Archeological and historical research throughout the state of Virginia has determined that the area was inhabited by Native American people groups for at least 3,000 years prior to European discovery. Among the groups that thrived there were the Siouan, the the Iriquoin, and the Algonquin, which was the largest people group of all, whose numbers exceeded 10,000. The arrival of the first settlers, in 1607, began a trend that would change the face of Virginia.

Though the native tribes originally assisted the newcomers and even introduced the farming of tobacco to them, the increase in their number and the reduction of woodland for use by the natives eventually led to conflicts such as the Jamestown Massacre in 1622 and another in 1646. By the middle of the 17th century, the number of Native Americans in the area had decreased significantly and today, a a small fraction of th original inhabitants' descendents maintain reservations in King William County, in eastern Virginia.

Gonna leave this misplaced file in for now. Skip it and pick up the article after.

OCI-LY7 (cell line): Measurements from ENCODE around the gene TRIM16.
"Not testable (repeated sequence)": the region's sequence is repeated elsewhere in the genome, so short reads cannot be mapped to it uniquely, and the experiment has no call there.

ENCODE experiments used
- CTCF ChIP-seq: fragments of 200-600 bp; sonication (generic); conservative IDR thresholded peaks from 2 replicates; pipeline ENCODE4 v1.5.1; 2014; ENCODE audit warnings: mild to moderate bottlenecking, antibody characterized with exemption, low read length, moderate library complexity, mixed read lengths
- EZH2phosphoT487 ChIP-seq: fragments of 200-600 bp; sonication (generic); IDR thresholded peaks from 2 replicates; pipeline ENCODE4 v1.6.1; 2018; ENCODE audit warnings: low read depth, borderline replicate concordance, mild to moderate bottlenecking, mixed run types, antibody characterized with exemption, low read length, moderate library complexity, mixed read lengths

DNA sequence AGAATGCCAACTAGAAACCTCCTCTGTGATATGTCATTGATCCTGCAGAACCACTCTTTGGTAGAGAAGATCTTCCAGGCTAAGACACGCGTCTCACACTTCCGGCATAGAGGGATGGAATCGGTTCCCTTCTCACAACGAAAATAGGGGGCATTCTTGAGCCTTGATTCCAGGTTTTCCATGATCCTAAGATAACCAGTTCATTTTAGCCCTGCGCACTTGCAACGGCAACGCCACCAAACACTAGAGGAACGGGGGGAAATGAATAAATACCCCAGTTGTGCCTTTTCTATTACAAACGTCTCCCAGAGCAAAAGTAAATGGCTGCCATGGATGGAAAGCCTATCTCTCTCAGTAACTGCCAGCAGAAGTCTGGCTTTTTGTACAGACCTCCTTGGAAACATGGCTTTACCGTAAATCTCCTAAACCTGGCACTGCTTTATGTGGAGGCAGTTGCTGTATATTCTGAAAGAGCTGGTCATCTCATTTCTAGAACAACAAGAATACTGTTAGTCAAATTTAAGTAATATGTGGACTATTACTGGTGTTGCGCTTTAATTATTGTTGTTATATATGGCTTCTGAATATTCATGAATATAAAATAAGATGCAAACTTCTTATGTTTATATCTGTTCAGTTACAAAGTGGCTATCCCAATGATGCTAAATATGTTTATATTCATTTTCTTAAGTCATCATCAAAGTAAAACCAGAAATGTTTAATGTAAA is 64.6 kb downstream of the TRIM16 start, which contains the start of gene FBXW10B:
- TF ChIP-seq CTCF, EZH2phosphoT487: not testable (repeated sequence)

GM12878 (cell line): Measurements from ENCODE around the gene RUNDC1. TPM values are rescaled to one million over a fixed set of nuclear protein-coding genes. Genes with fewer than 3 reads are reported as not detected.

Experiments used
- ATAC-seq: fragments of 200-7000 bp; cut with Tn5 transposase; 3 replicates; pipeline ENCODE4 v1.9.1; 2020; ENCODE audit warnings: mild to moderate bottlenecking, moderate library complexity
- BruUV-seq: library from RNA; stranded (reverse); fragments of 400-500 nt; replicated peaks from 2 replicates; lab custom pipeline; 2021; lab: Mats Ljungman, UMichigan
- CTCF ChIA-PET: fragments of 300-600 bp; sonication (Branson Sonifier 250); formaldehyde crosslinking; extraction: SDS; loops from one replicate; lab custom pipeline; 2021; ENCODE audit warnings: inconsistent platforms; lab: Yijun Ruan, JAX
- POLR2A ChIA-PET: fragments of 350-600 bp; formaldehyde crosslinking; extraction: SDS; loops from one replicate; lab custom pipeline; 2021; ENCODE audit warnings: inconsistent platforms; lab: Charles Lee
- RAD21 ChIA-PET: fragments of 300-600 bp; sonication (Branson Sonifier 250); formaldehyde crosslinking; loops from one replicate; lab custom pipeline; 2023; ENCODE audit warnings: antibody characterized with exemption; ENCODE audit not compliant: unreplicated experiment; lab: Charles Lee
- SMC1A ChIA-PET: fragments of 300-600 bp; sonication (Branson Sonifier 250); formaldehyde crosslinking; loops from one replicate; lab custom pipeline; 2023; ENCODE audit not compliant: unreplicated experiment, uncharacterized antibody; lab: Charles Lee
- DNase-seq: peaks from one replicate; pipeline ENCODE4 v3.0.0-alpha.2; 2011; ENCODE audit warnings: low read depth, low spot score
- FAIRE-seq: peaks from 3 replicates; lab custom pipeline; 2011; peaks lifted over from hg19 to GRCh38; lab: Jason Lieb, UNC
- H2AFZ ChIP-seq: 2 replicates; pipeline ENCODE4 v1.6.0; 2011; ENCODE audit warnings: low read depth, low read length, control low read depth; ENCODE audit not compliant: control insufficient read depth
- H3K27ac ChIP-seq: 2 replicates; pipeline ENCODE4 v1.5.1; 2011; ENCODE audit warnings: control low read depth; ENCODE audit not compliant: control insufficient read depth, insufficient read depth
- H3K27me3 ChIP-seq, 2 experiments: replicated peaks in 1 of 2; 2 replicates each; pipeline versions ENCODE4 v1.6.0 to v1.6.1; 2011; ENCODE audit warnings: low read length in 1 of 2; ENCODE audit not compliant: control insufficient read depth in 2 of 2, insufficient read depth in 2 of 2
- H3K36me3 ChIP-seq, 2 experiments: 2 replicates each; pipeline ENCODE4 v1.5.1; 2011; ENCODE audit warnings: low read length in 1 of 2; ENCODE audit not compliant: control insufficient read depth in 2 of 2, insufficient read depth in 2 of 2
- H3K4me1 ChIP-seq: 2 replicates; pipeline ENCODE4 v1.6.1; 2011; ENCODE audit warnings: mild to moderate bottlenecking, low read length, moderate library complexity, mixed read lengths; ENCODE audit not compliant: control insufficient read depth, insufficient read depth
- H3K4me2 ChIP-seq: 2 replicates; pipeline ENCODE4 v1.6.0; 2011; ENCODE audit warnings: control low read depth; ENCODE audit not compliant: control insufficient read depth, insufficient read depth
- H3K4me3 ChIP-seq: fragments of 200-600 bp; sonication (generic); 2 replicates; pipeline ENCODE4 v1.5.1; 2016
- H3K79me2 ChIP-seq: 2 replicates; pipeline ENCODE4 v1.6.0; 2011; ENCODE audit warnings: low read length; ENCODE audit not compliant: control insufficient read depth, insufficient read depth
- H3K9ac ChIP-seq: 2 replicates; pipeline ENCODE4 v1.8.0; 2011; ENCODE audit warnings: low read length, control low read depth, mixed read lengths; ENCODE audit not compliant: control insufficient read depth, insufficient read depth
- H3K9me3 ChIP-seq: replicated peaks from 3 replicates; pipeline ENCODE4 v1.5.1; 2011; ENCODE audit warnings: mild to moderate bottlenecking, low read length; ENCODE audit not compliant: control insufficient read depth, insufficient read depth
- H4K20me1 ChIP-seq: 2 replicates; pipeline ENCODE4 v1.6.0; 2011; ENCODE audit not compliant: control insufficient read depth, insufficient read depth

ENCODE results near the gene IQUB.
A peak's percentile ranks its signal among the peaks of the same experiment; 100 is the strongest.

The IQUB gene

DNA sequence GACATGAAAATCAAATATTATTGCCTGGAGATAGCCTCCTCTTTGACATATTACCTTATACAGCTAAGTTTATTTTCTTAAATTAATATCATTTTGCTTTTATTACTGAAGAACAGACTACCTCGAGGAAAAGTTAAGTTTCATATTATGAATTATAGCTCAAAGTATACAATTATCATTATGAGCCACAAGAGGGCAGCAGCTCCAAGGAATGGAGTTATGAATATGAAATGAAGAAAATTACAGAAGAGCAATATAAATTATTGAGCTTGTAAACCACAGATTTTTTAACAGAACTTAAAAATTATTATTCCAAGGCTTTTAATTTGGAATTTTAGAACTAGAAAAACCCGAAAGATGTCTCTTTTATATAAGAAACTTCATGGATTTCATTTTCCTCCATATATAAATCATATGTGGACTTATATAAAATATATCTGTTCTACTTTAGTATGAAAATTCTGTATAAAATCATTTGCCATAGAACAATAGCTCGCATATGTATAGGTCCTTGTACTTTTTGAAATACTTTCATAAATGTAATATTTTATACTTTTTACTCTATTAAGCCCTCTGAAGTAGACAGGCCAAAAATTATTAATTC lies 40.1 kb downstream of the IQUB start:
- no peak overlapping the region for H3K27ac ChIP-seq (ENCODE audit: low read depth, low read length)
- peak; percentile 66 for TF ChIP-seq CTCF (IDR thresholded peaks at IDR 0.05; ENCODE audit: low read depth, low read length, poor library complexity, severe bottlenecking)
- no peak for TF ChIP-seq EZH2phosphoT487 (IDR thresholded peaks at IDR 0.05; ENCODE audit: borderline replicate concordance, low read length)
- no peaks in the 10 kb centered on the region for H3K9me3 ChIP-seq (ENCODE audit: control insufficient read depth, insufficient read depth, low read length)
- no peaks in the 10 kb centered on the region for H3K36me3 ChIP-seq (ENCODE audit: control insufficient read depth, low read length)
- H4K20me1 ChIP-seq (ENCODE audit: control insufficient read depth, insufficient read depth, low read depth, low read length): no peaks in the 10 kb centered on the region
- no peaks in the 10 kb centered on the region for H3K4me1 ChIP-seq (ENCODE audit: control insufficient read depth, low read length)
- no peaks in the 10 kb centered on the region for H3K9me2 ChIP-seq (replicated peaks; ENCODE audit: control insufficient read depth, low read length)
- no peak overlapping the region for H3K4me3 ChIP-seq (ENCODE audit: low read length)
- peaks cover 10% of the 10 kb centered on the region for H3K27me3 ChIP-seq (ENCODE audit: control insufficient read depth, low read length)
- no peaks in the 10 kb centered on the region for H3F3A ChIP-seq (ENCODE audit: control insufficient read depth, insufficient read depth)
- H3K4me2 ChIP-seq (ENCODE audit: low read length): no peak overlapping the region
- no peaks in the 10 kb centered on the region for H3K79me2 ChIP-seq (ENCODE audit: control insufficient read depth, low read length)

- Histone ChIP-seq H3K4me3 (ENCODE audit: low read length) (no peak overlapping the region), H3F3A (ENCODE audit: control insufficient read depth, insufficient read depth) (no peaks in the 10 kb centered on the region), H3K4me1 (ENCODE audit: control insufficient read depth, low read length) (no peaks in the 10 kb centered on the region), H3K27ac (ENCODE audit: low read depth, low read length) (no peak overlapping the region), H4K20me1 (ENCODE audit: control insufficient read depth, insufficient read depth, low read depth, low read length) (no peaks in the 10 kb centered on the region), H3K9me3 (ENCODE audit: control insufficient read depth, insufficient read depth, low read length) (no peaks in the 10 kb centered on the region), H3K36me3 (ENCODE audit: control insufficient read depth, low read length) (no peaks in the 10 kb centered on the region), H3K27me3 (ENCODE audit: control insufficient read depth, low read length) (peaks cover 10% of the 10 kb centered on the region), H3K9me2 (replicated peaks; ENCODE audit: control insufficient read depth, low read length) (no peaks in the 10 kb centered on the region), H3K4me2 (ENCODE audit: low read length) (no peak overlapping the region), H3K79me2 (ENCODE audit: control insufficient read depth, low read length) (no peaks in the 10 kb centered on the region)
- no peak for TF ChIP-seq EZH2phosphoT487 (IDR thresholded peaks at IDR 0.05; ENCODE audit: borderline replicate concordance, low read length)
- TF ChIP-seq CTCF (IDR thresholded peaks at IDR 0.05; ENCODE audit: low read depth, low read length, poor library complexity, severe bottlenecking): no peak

Among Staunton, Virginia's earliest immigrants were those of German, Irish, and English descent, each eventually enriching the New World with their diverse culture and traditions. Staunton founded in th e 1740s in Augusta County, which once incorporated much of the state of Virginia. It is set along the Great Philadelphia Wagon Road, once the major route south through the Shandandoah Valley.  Interestingly, in 1825 Staunton became the home of the Western Lunatic Asylum, following the example of Williamsburg, which established the first publicly supported mental hospital in the New World in 1773. Crazy, but it's true.

The creation of the asylum, the establishment of the Augusta Female Seminary in 1842, and the construction of a school for the deaf and blind in 1846 established Staunton as a center of humanitarianism.